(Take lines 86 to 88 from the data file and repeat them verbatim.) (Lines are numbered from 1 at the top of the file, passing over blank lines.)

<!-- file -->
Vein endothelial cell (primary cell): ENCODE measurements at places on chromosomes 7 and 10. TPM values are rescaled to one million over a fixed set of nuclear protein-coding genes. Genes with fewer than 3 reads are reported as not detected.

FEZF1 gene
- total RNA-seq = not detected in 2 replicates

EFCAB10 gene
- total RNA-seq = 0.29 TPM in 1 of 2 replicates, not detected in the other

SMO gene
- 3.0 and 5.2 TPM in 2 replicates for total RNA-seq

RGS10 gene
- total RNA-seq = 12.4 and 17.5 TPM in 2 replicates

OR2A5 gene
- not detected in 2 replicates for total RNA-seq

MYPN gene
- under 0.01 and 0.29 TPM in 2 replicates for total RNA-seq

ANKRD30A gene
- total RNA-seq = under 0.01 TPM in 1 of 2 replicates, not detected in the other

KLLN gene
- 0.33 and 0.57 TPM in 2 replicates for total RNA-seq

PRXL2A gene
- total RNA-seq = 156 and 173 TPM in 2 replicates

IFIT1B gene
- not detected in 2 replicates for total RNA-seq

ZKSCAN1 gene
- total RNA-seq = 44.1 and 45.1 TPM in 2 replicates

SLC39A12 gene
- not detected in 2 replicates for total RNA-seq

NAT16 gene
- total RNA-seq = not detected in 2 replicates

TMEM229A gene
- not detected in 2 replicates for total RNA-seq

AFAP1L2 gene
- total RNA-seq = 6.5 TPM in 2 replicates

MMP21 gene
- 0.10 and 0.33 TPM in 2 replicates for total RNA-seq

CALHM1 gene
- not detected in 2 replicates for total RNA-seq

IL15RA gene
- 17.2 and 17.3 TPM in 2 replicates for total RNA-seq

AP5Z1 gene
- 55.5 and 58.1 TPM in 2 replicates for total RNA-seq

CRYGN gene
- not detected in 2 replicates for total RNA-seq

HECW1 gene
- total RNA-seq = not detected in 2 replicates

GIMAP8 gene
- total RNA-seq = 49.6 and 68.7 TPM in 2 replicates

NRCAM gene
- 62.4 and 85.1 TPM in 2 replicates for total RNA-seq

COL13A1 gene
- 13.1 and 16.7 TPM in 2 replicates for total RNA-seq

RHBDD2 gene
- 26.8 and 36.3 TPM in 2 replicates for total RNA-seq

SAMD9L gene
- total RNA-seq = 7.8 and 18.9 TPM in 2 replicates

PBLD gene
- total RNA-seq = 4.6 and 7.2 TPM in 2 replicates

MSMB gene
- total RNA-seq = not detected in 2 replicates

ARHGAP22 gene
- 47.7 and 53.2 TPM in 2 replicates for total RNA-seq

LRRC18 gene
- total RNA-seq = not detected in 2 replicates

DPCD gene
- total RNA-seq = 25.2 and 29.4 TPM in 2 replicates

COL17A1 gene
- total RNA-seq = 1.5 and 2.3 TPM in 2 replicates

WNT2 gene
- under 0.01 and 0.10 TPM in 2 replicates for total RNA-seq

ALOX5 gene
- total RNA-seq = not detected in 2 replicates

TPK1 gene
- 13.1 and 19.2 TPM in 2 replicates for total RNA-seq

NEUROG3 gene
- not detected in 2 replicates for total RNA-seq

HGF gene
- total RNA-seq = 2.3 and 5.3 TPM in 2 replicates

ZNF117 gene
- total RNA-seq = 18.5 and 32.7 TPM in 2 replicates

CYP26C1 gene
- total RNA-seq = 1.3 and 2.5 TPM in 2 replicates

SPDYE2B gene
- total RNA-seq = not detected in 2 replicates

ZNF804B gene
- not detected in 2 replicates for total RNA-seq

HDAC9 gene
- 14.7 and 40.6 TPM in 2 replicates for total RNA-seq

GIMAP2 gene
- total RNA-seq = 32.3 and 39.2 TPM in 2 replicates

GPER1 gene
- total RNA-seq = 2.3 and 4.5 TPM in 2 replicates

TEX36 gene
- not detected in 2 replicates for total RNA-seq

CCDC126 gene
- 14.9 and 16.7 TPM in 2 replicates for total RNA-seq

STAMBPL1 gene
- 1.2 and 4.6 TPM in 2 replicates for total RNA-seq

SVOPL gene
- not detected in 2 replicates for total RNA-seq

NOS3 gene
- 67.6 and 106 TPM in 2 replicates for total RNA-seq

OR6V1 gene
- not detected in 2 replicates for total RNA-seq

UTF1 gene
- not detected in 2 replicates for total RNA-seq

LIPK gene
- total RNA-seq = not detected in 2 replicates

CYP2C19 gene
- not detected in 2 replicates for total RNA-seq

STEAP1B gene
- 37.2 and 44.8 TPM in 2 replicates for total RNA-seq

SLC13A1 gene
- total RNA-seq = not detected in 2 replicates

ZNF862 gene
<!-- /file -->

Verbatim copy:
GIMAP2 gene
- total RNA-seq = 32.3 and 39.2 TPM in 2 replicates

GPER1 gene